Jim Hall (1930-2013) was a favourite guitarist amongst those who preferred musicality to bravura. A refined and subtle performer, with a distinctively nuanced tone, Hall valued sensitivity, logic and craftsmanship and shunned gratuitous displays of technique. Before embarking on his unusual and distinguished career, he gained a degree from the Cleveland Institute of Music, where he majored in music theory. His musical influences were diverse and included Béla Bartók, Duke Ellington, and Charlie Christian.
Describing his approach to tone production in his 1990 book Exploring Jazz Guitar, Hall stated ‘I use my amplifier to play softer, odd as that sounds. With a good amp… I can get a much softer tone quality than I can acoustically – much less attack, fewer picking noises, more of a legato, saxophone sound.’ The book is a revealing insight into Hall’s outlook. It is safe to say that many aspects of his creative approach to playing have had an indelible influence on modern jazz guitarists.
One of the many reasons to study Hall is simply the fact that he played in a wider variety of contexts than almost any of his peers. The prestige of the players who used Hall as a sideman is testament to the high regard in which he was held. He made duo records with Bill Evans and with Ron Carter and was often used as an alternative to a pianist in a quartet setting. Good examples of Hall fulfilling that role can be found on albums by Sonny Rollins, Art Farmer, and Paul Desmond respectively. Hall was also involved with Gunther Schuller on the 1961 ‘Third Stream’ album Jazz Abstractions. Other important associations were formed with Jimmy Giuffre and with Chico Hamilton, and he was featured on various albums, including ones by Ornette Coleman, Gerry Mulligan, John Lewis, Jimmy Raney, and Ben Webster.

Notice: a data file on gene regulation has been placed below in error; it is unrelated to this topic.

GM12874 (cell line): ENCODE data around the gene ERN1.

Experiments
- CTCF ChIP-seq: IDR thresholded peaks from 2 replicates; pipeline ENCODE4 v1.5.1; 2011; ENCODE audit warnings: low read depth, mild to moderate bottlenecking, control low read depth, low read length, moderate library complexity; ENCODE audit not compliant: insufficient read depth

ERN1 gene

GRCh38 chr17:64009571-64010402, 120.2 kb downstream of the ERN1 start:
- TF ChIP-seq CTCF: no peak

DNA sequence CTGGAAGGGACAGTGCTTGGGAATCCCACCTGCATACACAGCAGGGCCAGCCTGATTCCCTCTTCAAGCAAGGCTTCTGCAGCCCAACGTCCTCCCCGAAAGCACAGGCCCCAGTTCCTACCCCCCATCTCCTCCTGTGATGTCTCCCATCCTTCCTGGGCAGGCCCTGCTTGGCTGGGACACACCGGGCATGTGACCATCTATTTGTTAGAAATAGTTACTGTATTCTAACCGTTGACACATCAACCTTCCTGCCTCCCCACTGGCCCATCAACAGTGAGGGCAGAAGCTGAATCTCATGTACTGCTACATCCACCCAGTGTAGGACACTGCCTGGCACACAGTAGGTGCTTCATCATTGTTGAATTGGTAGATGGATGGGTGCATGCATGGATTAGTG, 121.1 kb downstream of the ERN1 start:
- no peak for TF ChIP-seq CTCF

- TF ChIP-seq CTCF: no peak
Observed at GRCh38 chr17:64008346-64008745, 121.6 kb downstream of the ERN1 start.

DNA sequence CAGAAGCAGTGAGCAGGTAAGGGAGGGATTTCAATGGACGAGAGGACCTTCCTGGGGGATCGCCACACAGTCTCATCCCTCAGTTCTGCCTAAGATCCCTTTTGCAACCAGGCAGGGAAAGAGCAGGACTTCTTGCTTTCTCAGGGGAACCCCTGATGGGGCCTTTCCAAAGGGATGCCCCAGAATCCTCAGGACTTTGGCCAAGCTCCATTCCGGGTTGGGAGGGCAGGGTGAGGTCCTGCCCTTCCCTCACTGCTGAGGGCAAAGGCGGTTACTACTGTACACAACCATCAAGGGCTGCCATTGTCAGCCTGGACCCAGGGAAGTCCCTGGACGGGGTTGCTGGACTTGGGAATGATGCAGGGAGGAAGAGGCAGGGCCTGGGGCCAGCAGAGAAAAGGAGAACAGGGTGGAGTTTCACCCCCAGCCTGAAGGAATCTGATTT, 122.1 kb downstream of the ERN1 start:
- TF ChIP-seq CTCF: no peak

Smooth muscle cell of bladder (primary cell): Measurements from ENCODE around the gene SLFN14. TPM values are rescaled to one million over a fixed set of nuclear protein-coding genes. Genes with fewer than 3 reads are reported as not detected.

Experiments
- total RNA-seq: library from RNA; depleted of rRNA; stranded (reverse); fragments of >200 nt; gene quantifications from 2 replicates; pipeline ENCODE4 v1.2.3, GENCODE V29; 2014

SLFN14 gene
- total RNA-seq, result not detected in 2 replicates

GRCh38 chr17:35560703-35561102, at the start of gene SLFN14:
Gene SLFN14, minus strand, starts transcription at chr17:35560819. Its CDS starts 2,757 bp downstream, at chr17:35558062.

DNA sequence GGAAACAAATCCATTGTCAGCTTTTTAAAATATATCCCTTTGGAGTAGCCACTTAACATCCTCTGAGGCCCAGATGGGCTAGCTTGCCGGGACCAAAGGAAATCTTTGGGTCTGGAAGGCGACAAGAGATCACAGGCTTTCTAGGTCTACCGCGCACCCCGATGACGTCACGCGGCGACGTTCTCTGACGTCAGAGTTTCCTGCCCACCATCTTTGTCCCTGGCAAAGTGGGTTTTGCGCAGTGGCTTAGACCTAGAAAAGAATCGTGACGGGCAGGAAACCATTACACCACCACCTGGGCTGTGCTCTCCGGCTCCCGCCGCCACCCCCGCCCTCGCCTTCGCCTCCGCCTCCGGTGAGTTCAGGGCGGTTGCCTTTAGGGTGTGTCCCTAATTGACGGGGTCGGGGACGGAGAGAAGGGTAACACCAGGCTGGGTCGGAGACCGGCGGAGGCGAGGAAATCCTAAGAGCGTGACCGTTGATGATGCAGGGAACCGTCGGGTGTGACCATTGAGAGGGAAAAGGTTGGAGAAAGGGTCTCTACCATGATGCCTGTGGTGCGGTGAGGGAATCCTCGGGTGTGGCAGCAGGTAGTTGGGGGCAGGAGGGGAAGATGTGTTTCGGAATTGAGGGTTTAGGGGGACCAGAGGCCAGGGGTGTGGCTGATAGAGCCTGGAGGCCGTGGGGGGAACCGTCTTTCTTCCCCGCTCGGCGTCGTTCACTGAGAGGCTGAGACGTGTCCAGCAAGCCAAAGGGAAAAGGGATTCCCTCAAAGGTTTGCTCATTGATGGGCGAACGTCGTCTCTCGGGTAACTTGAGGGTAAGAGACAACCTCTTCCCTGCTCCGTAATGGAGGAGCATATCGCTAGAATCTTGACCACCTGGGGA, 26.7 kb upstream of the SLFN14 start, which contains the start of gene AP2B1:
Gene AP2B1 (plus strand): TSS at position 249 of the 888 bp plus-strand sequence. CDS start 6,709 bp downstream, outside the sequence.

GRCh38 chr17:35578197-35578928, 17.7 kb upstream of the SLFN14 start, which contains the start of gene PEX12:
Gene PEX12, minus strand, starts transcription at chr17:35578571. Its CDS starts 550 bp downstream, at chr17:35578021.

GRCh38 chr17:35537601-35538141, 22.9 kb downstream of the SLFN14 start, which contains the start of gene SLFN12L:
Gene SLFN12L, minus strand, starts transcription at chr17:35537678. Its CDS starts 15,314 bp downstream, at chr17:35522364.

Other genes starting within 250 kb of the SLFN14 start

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The following excerpt outlines the beginning of Hall’s solo on the tune Here’s That Rainy Day from the 1965 Paul Desmond record entitled Easy Living. It clearly demonstrates Hall’s approach to motivic development, honing in on the three note motif in bar 1, and using it as a means of adding constancy to his musical ruminations. Notice the way in which Hall begins his solo with such clarity and simplicity, tracing out a descending melodic sequence, and then gradually increasing the degree of complexity. Bar thirteen is interesting for the way in which Hall incorporates chromaticism so artfully, placing it on either side of a major seventh arpeggio. The absence of chordal accompaniment affords Hall the freedom to play a Bb in bar 18 over the tonic chord.